I knew it would happen. That terrible, fateful day on which the magazine of Fraternity and Mission asks me to write the story of my vocation has arrived. But how could I possibly tell my story? According to what little I have learned, vocation is not exhausted in single moments and days but indicates the relationship between God and man. How could I possibly recount a relationship that began in Padova 32 years ago and is still only at the beginning? And there is another great question: why did God choose me for the road of priesthood in the Fraternity of St. Charles? I guess you’d need to ask Him, since He took the first step. I have two older brothers, the first of whom is married with three children and the second of whom belongs to the Memores Domini. Why did God want it this way and not the opposite? Why these different paths? I don’t know the reason for my vocation but I do know that He wanted me and He wanted me to be here.
I know it because He had me be born into a family in which my parents transmitted to me not just my very life but also the faith. And I have to admit that they did a good job. More in their actions than with their words and with the goal to live their own faith more so than to transmit it to their children.
From the time I was young, He placed me beside the discreet presence of a priest in whom I would eventually confide, once I had grown, telling him about my intuition of a vocation. He was a simple priest, with his feet well planted on the rock of the faith. Just to give you a glimpse of who he was: he died a couple of years ago, after 67 years of priesthood spent all in the same parish because there were not many persons who had wanted to go there.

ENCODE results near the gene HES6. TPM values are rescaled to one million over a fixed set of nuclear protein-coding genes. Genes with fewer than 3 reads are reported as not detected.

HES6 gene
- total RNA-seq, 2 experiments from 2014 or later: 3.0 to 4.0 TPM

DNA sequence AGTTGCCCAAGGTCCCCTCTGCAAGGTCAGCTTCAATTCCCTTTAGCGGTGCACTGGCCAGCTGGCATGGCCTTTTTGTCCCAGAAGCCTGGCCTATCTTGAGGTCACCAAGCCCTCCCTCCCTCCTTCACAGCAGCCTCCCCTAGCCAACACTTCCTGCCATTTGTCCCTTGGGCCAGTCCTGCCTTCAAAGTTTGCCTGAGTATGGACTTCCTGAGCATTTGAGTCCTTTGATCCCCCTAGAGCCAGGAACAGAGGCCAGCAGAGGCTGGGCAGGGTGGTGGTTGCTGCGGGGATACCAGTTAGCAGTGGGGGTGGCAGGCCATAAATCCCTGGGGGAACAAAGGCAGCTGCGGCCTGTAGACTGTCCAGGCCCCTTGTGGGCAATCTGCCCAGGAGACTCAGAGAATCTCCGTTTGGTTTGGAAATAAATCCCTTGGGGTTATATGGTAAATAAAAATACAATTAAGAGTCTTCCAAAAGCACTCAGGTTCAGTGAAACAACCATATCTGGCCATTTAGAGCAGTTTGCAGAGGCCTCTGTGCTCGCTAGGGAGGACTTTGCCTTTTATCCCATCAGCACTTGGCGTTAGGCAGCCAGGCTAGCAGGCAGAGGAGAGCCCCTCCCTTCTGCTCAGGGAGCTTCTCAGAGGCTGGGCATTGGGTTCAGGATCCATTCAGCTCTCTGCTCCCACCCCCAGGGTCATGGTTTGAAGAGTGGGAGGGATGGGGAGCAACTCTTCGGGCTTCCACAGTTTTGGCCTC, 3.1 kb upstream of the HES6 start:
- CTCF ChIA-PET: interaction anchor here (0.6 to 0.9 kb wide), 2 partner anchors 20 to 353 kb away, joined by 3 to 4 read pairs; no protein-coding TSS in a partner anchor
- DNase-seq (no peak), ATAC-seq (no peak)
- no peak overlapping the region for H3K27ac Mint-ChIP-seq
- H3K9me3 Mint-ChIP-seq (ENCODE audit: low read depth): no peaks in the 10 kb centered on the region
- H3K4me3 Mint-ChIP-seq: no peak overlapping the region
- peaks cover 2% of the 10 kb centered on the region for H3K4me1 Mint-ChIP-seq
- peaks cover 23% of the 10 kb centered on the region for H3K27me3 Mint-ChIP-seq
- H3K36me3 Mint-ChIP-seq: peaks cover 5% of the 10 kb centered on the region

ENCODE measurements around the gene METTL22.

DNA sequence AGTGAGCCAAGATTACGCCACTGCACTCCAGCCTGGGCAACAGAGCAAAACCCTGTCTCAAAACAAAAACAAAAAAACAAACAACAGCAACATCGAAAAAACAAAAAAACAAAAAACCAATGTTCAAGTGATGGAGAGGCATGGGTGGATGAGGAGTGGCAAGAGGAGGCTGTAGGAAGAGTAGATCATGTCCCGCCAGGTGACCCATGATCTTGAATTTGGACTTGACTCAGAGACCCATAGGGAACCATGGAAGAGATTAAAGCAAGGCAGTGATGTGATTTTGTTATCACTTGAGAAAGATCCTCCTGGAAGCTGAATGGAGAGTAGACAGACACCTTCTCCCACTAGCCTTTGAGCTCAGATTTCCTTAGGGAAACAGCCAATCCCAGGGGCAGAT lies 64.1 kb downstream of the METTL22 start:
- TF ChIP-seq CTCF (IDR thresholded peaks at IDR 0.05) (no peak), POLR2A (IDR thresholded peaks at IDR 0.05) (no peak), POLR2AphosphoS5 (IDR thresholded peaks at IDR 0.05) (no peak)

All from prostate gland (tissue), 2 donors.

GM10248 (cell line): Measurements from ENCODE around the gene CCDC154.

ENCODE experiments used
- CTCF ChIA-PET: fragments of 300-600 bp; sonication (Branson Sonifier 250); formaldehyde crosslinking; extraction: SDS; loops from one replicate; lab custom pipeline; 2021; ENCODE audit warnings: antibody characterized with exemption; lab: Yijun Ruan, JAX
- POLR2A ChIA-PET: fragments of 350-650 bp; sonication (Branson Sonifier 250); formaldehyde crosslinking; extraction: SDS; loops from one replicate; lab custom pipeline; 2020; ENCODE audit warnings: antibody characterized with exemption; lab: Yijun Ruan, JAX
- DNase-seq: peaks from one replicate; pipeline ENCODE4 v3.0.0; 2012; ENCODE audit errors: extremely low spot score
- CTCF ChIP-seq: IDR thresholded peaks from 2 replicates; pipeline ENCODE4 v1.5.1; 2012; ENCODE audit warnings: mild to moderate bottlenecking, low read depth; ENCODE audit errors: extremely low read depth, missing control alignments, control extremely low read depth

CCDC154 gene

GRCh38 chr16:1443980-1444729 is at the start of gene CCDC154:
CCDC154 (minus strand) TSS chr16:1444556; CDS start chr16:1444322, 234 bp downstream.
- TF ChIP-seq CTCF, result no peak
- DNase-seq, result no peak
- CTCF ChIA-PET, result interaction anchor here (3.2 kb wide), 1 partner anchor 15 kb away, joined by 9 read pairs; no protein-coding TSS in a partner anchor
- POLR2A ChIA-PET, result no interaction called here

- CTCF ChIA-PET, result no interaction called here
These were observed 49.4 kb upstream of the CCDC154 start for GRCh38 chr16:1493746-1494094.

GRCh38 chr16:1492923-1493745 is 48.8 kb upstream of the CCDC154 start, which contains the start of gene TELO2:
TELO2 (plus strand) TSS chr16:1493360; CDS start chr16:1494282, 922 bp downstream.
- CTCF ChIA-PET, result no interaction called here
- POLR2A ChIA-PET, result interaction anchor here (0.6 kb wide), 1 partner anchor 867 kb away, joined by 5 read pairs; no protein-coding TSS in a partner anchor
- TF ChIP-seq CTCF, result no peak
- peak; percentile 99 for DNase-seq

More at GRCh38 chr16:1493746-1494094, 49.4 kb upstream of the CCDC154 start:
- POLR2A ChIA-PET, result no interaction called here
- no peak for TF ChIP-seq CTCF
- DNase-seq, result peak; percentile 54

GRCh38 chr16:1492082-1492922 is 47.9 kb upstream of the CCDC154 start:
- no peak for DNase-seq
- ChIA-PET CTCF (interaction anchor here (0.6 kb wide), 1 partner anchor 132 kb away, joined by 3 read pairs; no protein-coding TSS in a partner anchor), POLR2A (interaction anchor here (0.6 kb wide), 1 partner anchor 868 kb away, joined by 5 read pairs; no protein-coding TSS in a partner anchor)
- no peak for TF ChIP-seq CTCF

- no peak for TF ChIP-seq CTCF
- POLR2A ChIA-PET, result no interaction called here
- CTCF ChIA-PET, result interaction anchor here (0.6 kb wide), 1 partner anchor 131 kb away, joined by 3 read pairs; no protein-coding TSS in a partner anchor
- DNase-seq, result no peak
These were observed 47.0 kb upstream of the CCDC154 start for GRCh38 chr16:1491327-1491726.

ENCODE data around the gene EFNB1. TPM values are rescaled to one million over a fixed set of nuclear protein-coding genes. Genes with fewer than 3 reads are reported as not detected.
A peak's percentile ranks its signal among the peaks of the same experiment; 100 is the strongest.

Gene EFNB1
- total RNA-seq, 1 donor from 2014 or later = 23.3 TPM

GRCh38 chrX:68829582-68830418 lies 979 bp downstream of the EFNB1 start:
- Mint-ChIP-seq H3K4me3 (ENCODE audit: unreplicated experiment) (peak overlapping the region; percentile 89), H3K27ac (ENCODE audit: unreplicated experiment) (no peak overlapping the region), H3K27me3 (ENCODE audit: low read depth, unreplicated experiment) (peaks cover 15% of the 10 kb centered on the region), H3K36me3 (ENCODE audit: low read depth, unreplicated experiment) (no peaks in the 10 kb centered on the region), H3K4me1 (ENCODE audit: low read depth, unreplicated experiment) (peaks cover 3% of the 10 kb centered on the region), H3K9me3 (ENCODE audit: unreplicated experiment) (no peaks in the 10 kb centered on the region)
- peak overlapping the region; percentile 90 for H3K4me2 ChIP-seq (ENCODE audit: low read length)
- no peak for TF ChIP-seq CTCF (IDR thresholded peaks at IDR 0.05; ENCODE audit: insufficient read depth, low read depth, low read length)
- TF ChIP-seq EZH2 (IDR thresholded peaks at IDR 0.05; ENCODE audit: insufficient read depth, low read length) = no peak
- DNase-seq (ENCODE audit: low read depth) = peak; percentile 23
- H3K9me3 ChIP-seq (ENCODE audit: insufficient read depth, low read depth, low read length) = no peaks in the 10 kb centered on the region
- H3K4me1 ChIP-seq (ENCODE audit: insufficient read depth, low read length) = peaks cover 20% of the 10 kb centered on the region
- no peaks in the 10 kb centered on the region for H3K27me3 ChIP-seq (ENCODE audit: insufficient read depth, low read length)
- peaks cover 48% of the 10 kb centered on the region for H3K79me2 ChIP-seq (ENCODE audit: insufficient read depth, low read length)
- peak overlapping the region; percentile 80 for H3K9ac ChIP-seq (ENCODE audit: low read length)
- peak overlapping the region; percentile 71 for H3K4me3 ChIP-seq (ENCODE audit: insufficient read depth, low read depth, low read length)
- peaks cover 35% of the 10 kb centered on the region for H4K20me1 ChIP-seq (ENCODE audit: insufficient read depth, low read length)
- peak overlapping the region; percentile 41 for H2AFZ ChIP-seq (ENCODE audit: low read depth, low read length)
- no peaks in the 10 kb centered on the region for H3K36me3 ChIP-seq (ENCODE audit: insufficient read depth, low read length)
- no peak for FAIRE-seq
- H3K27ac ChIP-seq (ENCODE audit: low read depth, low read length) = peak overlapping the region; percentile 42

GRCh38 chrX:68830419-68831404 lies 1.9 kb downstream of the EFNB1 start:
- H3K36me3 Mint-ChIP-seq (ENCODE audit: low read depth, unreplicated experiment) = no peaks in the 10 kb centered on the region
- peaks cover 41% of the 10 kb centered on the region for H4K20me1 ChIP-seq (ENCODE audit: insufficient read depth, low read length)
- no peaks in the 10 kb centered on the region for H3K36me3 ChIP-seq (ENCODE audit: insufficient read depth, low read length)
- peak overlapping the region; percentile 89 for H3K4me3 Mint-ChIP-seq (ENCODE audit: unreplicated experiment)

Despite the fact that I was never an atheist, I, nevertheless, had to rediscover for myself the truth of what I had been handed down. In this way, after five years of high school in which my only interest had been sports – and the Lord, although present, had been reduced to a few prayers and to Mass on Sundays – I discovered that sports, even as beautiful as they are, could not make me happy. I began to frequent the CLU, knowing that I belonged to that place, even if something was still missing. What that missing thing was became apparent during breakfast at a summer vacation I attended after my first year of university. The day before, together with a few other guys, I had helped a disabled girl to go on a hike in the mountains. The priest that was accompanying us was seated near me at breakfast and said to me: “What the Lord did yesterday with you all and that girl, was truly great!” I, personally, had not seen the Lord there, but, as I thought more about it, I began to see that this priest was right. I understood that the Lord did not only have to do with prayer and the Mass but He had to do with my whole life. And so I understood what was missing. From there, I discovered a companionship with whom I could share everything: studies, meals, free time, vacation. And in the midst of all of this, I read Above All, Men, a book which tells the stories of a few priests of the Fraternity of St. Charles, and a thought came to me: “I would also like a life like this.”
My last step before entering the seminary brought me to work in England, where I discovered that what I had met and known in Italy would never have abandoned me. And so, from England with a layover in Rome, I ended up in Chile.
Stefano Peruzzo, 32 years old, from Padova, is on mission in San Bernardo, in Chile. Pictured, his joy after his priestly ordination, June 2021.